Ehab Abunuwara

A First Faint Gleam of Heaven

C.S. Lewis
"[To have Faith in Christ] means, of course, trying to do all that He says. There would be no sense in saying you trusted a person if you would not take his advice. Thus if you have really handed yourself over to Him, it must follow that you are trying to obey Him. But trying in a new way, a less worried way. Not doing these things in order to be saved, but because He has begun to save you already. Not hoping to get to Heaven as a reward for your actions, but inevitably wanting to act in a certain way because a first faint gleam of Heaven is already inside you."

Friday, December 1, 2017


C.S. Lewis
What is Sehnsucht?
  • "If I find in myself desires which nothing in this world can satisfy, the only logical explanation is that I was made for another world." - C.S. Lewis, Mere Christianity
  • "In speaking of this desire for our own far off country, which we find in ourselves even now, I feel a certain shyness. I am almost committing an indecency. I am trying to rip open the inconsolable secret in each one of you—the secret which hurts so much that you take your revenge on it by calling it names like Nostalgia and Romanticism and Adolescence; the secret also which pierces with such sweetness that when, in very intimate conversation, the mention of it becomes imminent, we grow awkward and affect to laugh at ourselves; the secret we cannot hide and cannot tell, though we desire to do both. We cannot tell it because it is a desire for something that has never actually appeared in our experience. We cannot hide it because our experience is constantly suggesting it, and we betray ourselves like lovers at the mention of a name. Our commonest expedient is to call it beauty and behave as if that had settled the matter. Wordsworth’s expedient was to identify it with certain moments in his own past. But all this is a cheat. If Wordsworth had gone back to those moments in the past, he would not have found the thing itself, but only the reminder of it; what he remembered would turn out to be itself a remembering. The books or the music in which we thought the beauty was located will betray us if we trust to them; it was not in them, it only came through them, and what came through them was longing. These things—the beauty, the memory of our own past—are good images of what we really desire; but if they are mistaken for the thing itself they turn into dumb idols, breaking the hearts of their worshipers. For they are not the thing itself; they are only the scent of a flower we have not found, the echo of a tune we have not heard, news from a country we have never yet visited." - C.S. Lewis, The Weight of Glory
  • "It appeared to me therefore that if a man diligently followed this desire, pursuing the false objects until their falsity appeared and then resolutely abandoning them, he must come out at last into the clear knowledge that the human soul was made to enjoy some object that is never fully given--nay, cannot even be imagined as given--in our present mode of subjective and spatio-temporal experience. This Desire was, in the soul, as the Siege Perilous in Arthur's castle--the chair in which only one could sit. And if nature makes nothing in vain, the One who can sit in this chair must exist. I knew only too well how easily the longing accepts false objects and through what dark ways the pursuit of them leads us: but I also saw that the Desire itself contains the corrective of all these errors. The only fatal error was to pretend that you had passed from desire to fruition, when, in reality, you had found either nothing, or desire itself, or the satisfaction of some different desire. The dialectic of Desire, faithfully followed, would retrieve all mistakes, head you off from all false paths, and . . . to propound, but to live through, a sort of ontological proof. This lived dialectic, and the merely argued dialectic of my philosophical progress, seemed to have converged on one goal; accordingly I tried to put them both into my allegory which thus became a defence of Romanticism (in my peculiar sense) as well as of Reason and Christianity." - C.S. Lewis, Pilgrim's Regress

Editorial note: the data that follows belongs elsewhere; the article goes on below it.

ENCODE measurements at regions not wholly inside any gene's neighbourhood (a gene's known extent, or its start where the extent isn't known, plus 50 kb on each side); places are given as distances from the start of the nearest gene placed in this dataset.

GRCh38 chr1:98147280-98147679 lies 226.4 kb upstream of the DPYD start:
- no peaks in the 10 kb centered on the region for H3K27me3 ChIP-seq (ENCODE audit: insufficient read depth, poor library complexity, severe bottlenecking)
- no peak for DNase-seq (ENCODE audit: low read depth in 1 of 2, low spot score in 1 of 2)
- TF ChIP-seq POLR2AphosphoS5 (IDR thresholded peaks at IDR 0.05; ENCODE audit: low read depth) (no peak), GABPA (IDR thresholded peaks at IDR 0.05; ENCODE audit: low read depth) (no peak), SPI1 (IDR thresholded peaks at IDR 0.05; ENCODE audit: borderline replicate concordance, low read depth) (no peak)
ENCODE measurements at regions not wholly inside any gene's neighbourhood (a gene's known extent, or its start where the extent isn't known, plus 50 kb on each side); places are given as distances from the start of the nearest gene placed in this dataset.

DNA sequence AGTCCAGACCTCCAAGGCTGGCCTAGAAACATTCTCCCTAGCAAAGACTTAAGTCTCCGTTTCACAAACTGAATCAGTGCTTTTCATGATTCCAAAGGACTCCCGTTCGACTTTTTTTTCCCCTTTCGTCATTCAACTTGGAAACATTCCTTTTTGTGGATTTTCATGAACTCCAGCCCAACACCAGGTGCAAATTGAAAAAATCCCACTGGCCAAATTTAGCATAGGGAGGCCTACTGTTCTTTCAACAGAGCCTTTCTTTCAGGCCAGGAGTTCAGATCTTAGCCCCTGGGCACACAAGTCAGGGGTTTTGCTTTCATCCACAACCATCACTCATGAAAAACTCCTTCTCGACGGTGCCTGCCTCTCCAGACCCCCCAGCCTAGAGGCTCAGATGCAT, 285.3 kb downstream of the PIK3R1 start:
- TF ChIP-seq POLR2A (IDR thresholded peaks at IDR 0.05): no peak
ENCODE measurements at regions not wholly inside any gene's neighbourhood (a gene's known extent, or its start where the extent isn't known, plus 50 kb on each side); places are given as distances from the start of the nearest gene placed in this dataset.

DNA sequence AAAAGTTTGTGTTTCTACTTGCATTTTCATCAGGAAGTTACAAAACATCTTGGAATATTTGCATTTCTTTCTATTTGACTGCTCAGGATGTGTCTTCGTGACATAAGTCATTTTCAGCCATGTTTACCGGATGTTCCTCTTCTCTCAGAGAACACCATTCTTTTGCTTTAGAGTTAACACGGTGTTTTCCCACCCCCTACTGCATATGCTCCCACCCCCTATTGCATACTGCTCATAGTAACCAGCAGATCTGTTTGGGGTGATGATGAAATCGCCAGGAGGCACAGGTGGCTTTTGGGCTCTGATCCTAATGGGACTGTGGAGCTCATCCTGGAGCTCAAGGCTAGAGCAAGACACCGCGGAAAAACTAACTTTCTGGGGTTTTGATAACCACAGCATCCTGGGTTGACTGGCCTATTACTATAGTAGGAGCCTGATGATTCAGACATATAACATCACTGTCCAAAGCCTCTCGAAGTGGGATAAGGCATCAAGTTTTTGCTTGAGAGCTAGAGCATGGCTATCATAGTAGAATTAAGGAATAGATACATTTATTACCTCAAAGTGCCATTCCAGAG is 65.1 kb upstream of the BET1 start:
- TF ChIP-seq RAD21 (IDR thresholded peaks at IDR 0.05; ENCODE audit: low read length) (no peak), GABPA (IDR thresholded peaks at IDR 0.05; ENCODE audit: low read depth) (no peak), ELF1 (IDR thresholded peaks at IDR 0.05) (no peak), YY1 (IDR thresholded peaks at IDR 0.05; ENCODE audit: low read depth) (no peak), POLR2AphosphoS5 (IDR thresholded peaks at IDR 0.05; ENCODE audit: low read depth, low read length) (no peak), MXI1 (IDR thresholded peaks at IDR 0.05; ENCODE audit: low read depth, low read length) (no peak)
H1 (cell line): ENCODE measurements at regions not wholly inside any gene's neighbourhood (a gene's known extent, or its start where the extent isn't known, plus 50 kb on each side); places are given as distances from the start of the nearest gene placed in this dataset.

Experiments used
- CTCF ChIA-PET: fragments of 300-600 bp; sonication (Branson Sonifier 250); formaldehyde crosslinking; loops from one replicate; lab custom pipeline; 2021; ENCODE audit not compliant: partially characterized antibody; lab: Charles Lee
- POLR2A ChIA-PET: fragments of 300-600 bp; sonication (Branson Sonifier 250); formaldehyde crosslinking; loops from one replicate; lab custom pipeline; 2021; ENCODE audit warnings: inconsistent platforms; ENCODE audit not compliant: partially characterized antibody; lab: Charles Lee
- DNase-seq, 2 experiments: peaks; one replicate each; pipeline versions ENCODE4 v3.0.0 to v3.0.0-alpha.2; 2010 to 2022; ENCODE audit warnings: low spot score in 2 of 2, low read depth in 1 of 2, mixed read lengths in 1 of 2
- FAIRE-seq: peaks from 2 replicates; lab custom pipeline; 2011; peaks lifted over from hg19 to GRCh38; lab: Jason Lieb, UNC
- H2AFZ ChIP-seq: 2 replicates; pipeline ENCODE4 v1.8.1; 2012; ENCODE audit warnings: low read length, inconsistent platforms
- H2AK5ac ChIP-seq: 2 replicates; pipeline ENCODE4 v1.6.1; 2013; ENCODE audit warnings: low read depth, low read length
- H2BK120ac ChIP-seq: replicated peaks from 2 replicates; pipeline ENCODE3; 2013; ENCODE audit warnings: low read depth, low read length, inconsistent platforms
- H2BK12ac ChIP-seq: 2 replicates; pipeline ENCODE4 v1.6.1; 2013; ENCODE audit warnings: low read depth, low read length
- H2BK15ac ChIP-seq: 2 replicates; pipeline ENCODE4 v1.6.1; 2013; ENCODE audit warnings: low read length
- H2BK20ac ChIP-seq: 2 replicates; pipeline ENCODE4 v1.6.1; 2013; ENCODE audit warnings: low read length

• "That unnameable something, desire for which pierces us like a rapier at the smell of bonfire, the sound of wild ducks flying overhead, the title of The Well at the World’s End, the opening lines of Kubla Khan, the morning cobwebs in late summer, or the noise of falling waves." - C.S. Lewis, Pilgrim's Regress
  • "It still seemed to be early and the morning freshness was in the air. They kept on stopping to look round and to look behind them, partly because it was so beautiful but partly also because there was something about it which they could not understand.
  • “Peter,” said Lucy, “where is this, do you suppose?”
  • “I don’t know,” said the High King. “It reminds me of somewhere but I can’t give it a name. Could it be somewhere we once stayed for a holiday when we were very, very small?”
  • “It would have to have been a jolly good holiday,” said Eustace. “I bet there isn’t a country like this anywhere in our world. Look at the colors. You couldn’t get a blue like the blue on those mountains in our world. . . .”
  • Lucy said, “They’re different. They have more colors on them and they look further away than I remembered and they’re more … more … oh, I don’t know.…”
  • “More like the real thing,” said the Lord Digory softly. - C.S. Lewis, The Chronicles of Narnia, The Last Battle

Sanity and Genius

G.K. Chesterton
  • “It is indeed, an absurd exaggeration to say that we are all mad, just as it is true that we are none of us perfectly healthy. If there were to appear in the world a perfectly sane man, he would certainly be locked up. The terrible simplicity with which he would walk over our minor morbidities, or sulky vanities and malicious self-righteousness; the elephantine innocence with which he would ignore our fictions or civilization—these would make him a thing more desolating and inscrutable than a thunderbolt or a beast of prey. It may be that the great prophets who appeared to mankind as mad were in reality raving with an impotent sanity."
- G.K. Chesterton, Lunacy and Letters
  • "Genius ought to be centric. It ought to be the core of the cosmos, not on the revolving edges. People seem to think it a compliment to accuse one of being an outsider, and to talk about the eccentricities of genius. What would they think, if I said I only wish to God I had the centricities of genius."
- G.K. Chesterton, The Poet and the Lunatics